3/8/2017

Greig Fraser, ASC, ACS Talks Creative Choices at AFI

 

greig-fraser-on-the-set-of-rogue-one

Greig Fraser, ASC, ACS hoists the Arri Alexa 65 on the set of Rogue One.

The cinematographer discusses his creative approach to using the Alexa 65’s 6K sensor, lenses and LED lighting.

As part of the recent CamerImage screening event held at the American Film Institute, ASC Award-winning and Academy Award-nominated cinematographer Greig Fraser, ASC, ACS sat down to speak about his experiences with the Arri Alexa 65 and Digital Sputnik LED lighting.

On a sunny Sunday afternoon, a couple dozen students and professionals gathered in the Mark Goodson screening room at AFI, where former ASC president Stephen Lighthill, ASC sat down with Fraser to discuss his work.

“It’s been a little bit, but seeing this camera is like seeing an old friend,” Fraser offered on the Alexa 65. “I’ve shot about 200 days with it in the last 12 or 13 months.”

After a series of short films, documentaries and independent features, Fraser burst onto the cinematography scene with his graceful and subtle photography of Let Me In, the American remake of the Sweedish vampire film Let the Right One In. Fraser followed that with Snow White and the Huntsman, Killing Them Softly, Zero Dark Thirty, Foxcatcher, Rogue One: A Star Wars Story and this year he won the ASC Award and was nominated for the Academy Award for Lion. Although Lion was photographed with the Arri Alexa, both Rogue One and Fraser’s upcoming Mary Magdalene were shot with the Alexa 65.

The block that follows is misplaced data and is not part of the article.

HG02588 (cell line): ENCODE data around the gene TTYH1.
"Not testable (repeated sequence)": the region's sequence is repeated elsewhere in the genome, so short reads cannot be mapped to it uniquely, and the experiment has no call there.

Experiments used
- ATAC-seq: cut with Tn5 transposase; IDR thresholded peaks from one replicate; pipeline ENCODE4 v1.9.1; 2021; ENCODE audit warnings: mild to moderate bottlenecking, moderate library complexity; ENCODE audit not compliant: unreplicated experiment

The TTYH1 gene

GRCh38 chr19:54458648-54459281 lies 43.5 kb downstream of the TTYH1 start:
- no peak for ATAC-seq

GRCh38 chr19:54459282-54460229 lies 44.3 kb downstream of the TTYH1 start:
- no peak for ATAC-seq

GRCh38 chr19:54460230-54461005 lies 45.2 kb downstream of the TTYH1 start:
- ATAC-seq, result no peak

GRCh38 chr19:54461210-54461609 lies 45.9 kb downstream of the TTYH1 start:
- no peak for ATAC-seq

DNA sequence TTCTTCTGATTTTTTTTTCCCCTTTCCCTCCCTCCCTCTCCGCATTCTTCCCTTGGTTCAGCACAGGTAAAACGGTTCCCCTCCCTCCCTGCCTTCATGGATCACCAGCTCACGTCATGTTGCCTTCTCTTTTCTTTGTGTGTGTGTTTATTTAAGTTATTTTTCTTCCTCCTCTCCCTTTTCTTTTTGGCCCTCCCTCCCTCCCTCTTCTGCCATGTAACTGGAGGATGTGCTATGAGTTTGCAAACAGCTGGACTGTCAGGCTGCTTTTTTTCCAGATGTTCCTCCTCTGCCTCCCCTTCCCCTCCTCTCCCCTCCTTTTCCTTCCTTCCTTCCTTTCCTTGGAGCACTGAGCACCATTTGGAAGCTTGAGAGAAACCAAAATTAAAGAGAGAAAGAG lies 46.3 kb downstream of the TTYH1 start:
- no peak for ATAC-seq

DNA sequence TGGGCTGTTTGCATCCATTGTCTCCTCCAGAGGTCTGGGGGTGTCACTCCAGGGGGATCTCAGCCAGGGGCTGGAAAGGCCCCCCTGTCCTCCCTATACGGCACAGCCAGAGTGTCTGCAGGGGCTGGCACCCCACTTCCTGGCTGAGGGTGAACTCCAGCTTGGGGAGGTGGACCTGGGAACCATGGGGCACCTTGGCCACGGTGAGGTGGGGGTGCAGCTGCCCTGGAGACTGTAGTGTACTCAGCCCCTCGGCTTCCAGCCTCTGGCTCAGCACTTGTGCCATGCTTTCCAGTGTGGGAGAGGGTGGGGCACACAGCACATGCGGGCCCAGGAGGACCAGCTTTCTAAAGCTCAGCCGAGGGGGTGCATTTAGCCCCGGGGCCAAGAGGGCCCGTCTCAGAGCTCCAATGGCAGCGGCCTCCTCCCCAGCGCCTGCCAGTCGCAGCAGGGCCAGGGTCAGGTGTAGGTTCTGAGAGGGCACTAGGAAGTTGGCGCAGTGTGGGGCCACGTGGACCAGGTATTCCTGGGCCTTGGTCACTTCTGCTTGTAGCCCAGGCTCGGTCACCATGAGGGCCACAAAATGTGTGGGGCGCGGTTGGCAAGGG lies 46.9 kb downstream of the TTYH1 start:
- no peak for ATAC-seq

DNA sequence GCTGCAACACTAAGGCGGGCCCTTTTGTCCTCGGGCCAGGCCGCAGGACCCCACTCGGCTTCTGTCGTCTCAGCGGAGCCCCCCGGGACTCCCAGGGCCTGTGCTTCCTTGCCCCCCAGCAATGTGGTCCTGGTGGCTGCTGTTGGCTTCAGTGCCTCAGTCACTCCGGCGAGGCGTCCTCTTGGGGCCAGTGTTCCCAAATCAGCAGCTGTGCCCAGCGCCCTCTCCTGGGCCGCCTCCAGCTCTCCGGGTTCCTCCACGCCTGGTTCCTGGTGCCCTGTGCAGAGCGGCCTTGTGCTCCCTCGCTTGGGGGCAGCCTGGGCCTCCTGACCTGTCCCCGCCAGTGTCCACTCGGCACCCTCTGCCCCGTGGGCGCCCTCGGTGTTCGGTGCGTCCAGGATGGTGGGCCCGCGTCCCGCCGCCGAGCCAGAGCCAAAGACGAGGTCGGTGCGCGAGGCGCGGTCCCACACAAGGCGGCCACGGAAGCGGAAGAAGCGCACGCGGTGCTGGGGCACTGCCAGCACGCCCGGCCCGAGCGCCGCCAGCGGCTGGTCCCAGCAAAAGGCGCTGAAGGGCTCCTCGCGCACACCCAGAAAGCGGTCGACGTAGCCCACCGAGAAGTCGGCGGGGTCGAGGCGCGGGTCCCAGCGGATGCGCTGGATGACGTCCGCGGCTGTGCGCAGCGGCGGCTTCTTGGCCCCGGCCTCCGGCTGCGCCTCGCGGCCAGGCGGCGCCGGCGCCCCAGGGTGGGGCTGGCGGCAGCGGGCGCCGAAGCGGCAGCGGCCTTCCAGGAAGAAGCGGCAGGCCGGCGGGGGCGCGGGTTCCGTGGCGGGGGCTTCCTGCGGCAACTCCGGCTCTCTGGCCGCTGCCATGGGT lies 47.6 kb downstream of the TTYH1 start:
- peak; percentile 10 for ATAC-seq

Fraser and his crew set up a shot with the Alexa 65 during the production of Rogue One.

Fraser (at camera) and his crew set up a dolly shot with the Alexa 65 during the production of Rogue One.

“I’m always cautious about advertising products or companies,” Fraser warns. “We, as artists and craftsman rely on these things to enhance our art and I want to make sure that when I’m discussing a particular product that it’s only in context to a specific project. There are many different tools for a project and as cinematographers we need more tools. The more tools the better. This gives us more choices and more control over our images.

“This camera is the closest thing to my still photography that I’ve ever seen,” Fraser continues. “I used to be stills photographer, and I joined the motion picture rebellion when I was 20, shooting 35mm. I always felt ripped off by the size of the negative! It’s not 35mm, it’s like half 35mm!” the cinematographer laments, referring to the difference in orientation between 35mm still film and 35mm motion picture film. “When Arri showed me the [Alexa 65], I took the portcap off and thought ‘That’s the biggest sensor I’ve seen outside of a medium-format camera.’ The possibilities over the 35mm format are incredible. It’s also key to know that you don’t have to use the whole sensor, you can crop it and only use part of it. It’s a 6K sensor, so there’s room to use only a bit of it and still have plenty of resolution left for your project. For Mary Magdalene, for the first part of the film, we used a small part of the sensor, 35mm lenses, and cropped it to about 3.8K – 4K. Then there was a point in the movie where that changes — the screen doesn’t change, the aspect ratio doesn’t change — but we open up to the full 6.5K sensor and it changes the feel of the whole image. It’s amazing depth of field and lens quality and lens falloff that I’ve never seen in 35mm. I’m a big fan of the sensor size.”